Have you been searching the internet, using multiple sites to get the best deal? We do that all the time – that’s what the internet is for – saving money. If you’ve landed on the KAYAK (a fare aggregator and travel metasearch engine) site you’ve probably noticed something called “Hacker Fare” but what is it and how does it work? We did a quick check and it’s quite ingenious – here’s what their web site says…
Wondering what a Hacker Fare is on KAYAK?
Instead of making you book one round-trip ticket from a single airline, KAYAK plays airfare matchmaker by finding two one-way tickets that together make a round-trip flight. Sometimes that means you might take a different airline home than the one you took to your destination. Other times, it’s the same airline, but they have you in the system as two one-ways. That’s the beauty of Hacker Fares.
Either way, you’ll get there and back while usually paying less than you would if it were a regular round-trip flight.
Why does KAYAK do this? We think you should have options when it comes to travel, even if that means breaking the mold a bit.
How do you book a Hacker Fare on KAYAK?
After searching for a flight, you’ll see “Hacker Fare” clearly identified under the price. Simply select the “View Deal” button to start the process. Just be sure that prices for both tickets are available before booking. To do this, simply open each booking page in a new tab and double-check the price and availability. Book and you’re good to go. You can even forward your bookings to firstname.lastname@example.org and we’ll start building an itinerary for you in KAYAK Trips.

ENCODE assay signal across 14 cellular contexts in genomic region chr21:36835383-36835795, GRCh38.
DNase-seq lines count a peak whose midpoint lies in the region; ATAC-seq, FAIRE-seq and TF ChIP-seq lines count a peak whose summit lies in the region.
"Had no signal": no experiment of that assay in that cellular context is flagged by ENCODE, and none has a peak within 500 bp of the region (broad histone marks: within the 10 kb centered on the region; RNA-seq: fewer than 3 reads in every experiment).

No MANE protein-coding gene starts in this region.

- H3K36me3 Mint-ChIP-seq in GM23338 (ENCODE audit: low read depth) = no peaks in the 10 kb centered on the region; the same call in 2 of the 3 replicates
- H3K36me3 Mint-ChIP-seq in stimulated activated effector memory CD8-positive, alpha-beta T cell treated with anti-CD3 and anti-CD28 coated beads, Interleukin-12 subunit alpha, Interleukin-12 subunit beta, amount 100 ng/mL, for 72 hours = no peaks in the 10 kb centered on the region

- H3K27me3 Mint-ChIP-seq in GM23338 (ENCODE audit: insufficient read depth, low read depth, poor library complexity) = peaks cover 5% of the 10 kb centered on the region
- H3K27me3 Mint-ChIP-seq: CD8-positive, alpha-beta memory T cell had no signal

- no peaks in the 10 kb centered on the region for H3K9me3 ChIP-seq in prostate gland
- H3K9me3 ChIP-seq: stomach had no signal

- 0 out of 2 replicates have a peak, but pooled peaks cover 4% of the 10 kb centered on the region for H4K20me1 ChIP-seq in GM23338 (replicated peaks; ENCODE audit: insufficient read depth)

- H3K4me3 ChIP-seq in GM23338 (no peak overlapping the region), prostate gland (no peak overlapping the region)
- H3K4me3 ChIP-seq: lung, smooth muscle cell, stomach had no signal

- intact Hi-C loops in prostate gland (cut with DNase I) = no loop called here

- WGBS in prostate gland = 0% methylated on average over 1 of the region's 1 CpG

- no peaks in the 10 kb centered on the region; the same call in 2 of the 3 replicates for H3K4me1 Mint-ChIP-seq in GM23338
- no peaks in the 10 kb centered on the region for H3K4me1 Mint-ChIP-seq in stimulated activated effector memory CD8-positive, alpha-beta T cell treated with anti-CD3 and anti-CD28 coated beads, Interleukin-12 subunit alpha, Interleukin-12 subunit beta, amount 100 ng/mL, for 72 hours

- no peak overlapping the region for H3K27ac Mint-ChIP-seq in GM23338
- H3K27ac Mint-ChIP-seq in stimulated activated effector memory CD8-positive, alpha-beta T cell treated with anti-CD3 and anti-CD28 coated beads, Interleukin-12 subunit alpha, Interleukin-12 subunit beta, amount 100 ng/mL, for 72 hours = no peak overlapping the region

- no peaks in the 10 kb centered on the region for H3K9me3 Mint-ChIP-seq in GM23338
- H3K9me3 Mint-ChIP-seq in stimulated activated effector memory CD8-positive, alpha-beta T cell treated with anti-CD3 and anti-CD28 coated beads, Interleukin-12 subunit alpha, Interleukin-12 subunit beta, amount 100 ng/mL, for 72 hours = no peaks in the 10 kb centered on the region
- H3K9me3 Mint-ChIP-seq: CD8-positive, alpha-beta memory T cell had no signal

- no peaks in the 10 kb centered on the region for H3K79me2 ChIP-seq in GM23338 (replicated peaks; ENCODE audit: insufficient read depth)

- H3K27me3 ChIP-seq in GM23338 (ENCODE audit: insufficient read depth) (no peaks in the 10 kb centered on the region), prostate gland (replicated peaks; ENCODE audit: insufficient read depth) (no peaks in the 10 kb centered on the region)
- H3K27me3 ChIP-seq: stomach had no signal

Now introducing Hacker Stays.
Because we realized how much money travelers were saving with Hacker Fares, we decided to try it on hotels too. Now, you can find “Hacker Stays” on select hotel options. Basically, this is when we find two great deals from separate providers for the exact same hotel during the dates of your stay. For example, if XYZ.com has a special rate on the days 1-2 of your stay, but ZYX.com has an even cheaper rate for days 3-4, we’ll combine them. Then, you book with both sites and receive separate confirmations, even though it all adds up to one stay.
The only caveat is that booking this way may require a room change during your trip. To help avoid having to switch rooms on vacation, you can always let the front desk know at check-in that you’ve booked two consecutive stays. (They can usually work things out for you.)
NOTE: We are no way affiliated with KAYAK – this is purely a news/information piece. We received nothing in exchange for this article
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Iain & Gail started blogging in order to inspire and motivate people to travel the world from their perspective – specializing in having the most fun while using the least amount of money, travelling on the cheap without sacrificing comfort.
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